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The Mosque and the Temple

Courtesy Reuters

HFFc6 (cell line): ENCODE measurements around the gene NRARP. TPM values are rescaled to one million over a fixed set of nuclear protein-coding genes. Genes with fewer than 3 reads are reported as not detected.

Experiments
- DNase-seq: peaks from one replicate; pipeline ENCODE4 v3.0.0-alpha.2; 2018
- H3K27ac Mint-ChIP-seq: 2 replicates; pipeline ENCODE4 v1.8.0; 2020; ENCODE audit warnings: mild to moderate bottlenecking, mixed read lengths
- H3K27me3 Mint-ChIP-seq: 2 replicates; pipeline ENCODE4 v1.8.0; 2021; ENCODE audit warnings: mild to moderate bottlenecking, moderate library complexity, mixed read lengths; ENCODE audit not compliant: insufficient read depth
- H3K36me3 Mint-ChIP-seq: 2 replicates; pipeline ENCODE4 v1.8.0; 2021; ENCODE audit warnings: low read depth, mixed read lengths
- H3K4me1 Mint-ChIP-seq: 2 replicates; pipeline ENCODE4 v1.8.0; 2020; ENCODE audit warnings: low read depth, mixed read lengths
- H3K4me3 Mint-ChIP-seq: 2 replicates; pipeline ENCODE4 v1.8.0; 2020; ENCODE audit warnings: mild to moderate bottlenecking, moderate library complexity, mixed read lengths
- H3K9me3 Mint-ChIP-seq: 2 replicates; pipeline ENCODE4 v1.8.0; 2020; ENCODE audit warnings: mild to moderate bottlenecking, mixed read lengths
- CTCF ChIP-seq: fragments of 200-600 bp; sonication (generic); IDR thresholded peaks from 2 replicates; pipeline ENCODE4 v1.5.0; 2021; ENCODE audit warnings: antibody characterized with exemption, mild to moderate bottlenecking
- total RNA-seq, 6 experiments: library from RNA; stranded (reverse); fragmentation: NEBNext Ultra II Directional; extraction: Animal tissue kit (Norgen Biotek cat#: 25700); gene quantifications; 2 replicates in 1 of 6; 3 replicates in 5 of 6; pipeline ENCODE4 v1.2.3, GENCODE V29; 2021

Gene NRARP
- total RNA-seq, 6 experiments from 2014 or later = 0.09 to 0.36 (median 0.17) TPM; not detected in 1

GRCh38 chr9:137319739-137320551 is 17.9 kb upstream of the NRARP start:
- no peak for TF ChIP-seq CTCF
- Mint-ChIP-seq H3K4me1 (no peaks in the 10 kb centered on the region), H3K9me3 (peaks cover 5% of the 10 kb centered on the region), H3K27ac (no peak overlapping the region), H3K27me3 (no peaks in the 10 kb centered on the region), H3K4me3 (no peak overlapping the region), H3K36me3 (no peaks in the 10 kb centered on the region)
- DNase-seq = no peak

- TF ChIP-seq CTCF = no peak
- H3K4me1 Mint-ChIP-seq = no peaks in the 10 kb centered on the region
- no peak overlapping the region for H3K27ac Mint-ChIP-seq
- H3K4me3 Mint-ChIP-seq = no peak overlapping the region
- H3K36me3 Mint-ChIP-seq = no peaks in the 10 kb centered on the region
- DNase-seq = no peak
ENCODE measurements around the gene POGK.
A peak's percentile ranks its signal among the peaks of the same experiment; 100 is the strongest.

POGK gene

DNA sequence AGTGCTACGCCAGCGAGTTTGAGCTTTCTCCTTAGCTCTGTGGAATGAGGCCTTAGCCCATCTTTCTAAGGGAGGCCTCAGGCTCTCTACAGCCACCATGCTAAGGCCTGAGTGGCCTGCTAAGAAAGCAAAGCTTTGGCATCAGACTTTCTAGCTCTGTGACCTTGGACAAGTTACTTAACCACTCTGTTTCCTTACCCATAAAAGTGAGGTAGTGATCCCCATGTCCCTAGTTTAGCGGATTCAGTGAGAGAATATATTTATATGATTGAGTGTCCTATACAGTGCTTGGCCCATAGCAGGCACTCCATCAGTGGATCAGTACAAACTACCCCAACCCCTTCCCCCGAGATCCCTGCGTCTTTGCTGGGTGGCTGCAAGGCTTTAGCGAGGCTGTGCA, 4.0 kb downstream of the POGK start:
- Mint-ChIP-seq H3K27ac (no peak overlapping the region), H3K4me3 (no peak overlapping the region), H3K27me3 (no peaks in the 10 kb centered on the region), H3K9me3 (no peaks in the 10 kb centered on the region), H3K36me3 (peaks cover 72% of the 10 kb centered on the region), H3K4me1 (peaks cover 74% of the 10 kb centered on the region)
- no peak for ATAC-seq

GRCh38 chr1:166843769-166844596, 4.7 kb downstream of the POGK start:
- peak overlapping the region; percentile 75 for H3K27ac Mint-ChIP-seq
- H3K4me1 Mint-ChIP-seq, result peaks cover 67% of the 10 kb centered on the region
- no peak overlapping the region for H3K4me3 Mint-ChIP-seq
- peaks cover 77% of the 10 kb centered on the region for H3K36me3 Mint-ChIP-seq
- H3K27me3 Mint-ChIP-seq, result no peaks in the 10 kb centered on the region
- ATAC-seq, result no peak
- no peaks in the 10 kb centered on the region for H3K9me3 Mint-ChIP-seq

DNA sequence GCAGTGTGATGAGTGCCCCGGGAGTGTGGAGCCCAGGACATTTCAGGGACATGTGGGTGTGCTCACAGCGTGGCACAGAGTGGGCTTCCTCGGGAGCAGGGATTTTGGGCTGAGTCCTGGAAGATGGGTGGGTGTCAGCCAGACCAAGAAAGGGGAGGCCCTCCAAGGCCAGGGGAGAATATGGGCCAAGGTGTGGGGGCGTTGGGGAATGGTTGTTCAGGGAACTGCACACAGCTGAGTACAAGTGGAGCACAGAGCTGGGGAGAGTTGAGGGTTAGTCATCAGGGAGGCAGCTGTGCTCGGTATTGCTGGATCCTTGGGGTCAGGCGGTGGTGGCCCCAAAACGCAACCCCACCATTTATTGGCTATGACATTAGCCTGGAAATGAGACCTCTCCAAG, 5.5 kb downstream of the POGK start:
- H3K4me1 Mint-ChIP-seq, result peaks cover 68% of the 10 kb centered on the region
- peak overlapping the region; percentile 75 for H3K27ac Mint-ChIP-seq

Today, everywhere one looks in India one sees political deterioration and religious turmoil. In the northeast, in the state of Assam, the Hindus are trying to expel hundreds of thousands of Muslim immigrants who have been streaming in from impoverished Bangladesh; and, in other parts of the northeast, for some time the Nagas, the Gurkhas, the Mizos, and the Jharkhands have all had secessionist movements afoot. In the northwest, the government has turned Kashmir, which has a predominantly Muslim population, into a virtual police state, thereby stoking its secessionist movement. Similarly, Indira Gandhi's 1984 attack, in Amritsar, on the Golden Temple, the Sikhs' holiest shrine, and the government's military suppression since then of the violent Sikh movement for an independent homeland in Punjab have created an apparently insoluble religious conflict between the Hindus and the Sikhs there, turning that state into an Indian version of Northern Ireland. Throughout the country, in

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